Reint said that is still the plan.

“By next summer there will be no petroleum coke or coal piles at either of our terminals, as the city’s rules require,” he said.

But given the company’s statements and record in the past, residents are not convinced KCBX will keep its promise. Meanwhile they are also worried that even if KCBX eventually builds an enclosure, serious air pollution could still occur if high volumes are delivered on barges and rail cars, which do not have to be covered. The letter also points to problems in recent months, despite KCBX’s investments in dust suppression.

“Even with the City of Chicago regulations in effect, facilities in Chicago are still failing to comply with national air pollution standards that US EPA set to protect public health,” said the June 11 letter, whose signers included the Southeast Chicago Coalition to Ban Petcoke, State Representative Barbara Flynn-Curie, the Sierra Club Illinois, the Natural Resources Defense Council, the Southeast Environmental Task Force, Blacks in Green, the National Nurses United labor union and other community and regional organizations.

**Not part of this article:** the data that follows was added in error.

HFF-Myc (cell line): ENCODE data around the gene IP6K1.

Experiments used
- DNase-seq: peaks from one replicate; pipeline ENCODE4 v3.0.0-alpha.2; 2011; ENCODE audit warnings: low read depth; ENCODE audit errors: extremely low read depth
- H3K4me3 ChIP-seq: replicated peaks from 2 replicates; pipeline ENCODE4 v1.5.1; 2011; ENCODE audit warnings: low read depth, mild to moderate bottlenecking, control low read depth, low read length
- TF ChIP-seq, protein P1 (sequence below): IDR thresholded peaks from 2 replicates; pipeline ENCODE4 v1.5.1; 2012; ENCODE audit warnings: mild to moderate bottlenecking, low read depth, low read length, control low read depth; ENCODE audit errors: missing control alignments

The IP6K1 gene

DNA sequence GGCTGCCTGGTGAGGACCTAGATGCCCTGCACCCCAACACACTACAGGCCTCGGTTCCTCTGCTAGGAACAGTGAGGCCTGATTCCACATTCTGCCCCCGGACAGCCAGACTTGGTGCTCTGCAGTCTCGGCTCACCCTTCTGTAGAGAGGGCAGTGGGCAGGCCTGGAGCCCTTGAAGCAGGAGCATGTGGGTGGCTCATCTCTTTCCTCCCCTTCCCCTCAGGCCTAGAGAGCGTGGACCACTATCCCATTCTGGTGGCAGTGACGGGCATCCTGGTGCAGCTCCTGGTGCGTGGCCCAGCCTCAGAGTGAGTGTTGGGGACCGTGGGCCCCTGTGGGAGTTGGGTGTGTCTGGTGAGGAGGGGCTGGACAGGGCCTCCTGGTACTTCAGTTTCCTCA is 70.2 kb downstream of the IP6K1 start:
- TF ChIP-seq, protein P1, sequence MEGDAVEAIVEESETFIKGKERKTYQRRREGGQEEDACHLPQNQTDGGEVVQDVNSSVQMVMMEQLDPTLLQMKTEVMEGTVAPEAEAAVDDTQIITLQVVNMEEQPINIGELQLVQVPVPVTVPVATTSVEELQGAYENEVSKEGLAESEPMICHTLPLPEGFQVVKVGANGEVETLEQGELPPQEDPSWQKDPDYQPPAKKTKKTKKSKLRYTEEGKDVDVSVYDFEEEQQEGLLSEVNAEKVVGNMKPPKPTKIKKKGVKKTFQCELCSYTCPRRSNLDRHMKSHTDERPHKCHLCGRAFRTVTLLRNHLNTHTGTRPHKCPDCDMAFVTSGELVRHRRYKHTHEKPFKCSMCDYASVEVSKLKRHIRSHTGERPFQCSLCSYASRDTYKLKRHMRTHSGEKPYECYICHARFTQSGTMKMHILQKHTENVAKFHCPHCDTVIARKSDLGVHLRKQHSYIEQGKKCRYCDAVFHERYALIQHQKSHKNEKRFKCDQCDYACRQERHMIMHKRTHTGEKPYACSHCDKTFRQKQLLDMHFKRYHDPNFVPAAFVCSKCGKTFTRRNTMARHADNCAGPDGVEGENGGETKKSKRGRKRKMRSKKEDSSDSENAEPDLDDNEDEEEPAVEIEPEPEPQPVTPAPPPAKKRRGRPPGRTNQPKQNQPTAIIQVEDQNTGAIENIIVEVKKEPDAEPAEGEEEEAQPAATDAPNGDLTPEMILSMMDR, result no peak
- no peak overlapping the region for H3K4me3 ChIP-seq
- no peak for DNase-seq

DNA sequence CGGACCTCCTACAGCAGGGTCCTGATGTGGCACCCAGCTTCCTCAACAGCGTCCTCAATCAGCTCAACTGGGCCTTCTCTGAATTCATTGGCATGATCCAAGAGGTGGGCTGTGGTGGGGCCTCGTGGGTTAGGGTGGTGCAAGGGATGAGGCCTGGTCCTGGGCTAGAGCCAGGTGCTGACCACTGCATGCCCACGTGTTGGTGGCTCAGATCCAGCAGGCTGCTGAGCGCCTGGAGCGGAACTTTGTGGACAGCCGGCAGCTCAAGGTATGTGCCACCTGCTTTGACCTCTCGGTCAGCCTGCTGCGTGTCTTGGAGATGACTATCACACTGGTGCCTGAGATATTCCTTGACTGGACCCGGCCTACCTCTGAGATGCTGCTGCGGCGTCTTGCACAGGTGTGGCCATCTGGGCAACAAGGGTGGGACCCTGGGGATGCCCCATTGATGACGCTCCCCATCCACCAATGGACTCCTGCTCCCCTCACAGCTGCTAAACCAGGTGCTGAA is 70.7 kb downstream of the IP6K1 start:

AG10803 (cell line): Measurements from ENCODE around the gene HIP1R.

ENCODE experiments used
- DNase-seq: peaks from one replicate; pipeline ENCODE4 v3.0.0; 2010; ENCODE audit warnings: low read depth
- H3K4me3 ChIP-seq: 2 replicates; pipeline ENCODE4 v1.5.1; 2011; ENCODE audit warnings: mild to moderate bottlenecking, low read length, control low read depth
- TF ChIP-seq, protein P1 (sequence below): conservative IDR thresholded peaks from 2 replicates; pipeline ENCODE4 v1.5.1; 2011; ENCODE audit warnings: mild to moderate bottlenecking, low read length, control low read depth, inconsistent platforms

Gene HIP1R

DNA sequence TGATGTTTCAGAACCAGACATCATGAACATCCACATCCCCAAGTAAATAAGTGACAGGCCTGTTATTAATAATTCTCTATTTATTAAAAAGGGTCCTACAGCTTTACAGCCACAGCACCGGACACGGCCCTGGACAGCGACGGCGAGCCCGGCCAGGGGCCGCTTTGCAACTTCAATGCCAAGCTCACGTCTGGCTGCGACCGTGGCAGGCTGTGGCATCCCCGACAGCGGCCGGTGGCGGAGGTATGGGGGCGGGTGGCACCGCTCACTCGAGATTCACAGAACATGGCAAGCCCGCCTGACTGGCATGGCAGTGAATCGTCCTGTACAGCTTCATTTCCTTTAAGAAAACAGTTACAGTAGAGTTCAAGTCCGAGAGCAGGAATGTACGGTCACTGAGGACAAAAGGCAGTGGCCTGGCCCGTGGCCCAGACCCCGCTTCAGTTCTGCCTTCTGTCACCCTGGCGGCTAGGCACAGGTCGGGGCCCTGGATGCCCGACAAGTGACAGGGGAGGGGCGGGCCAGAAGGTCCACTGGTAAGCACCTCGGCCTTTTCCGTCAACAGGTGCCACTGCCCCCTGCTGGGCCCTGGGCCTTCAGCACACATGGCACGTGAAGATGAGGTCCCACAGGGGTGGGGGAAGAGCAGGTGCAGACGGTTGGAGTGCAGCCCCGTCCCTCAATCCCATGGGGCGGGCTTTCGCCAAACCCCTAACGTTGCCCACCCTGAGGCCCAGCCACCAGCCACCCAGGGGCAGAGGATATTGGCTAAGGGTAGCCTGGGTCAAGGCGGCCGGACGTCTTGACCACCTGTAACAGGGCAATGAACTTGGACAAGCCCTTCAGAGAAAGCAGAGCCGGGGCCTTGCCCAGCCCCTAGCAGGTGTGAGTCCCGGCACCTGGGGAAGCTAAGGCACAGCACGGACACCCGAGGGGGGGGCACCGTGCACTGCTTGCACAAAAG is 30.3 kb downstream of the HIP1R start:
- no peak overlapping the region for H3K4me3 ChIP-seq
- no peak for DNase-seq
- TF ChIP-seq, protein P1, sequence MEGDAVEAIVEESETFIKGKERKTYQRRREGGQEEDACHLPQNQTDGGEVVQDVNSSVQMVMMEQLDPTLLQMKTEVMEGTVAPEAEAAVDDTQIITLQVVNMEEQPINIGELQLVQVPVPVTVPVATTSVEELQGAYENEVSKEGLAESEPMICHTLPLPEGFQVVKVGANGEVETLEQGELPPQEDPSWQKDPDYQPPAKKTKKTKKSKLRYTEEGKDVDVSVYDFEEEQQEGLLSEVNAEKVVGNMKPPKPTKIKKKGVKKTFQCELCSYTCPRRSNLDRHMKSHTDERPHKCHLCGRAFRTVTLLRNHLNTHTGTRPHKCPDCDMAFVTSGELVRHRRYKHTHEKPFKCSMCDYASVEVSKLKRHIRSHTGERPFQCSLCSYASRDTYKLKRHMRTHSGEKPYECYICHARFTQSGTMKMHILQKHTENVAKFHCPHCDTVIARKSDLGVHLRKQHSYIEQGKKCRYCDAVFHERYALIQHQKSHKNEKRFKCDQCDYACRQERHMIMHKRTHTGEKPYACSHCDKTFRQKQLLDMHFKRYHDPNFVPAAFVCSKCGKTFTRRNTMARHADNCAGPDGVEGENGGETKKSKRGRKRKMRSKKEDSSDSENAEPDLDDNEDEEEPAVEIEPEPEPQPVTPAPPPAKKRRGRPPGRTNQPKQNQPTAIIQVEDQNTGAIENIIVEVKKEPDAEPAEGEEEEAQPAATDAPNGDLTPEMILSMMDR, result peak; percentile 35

The letter noted:

“As recently as February 14, 2015, the 24-hour average concentration of particulate matter less than ten micrometers in diameter (PM10) at the southeast monitoring site at KCBX’s North Terminal was 175 micrograms per cubic meter, while the National Ambient Air Quality Standard for PM10 is 154 micrograms per cubic meter.2 The City of Chicago regulations are unable to ensure compliance with national standards; they certainly provide no acceptable basis to forgo state regulations.”

Reint countered that the company’s monitoring and soil testing show that the company is not causing pollution.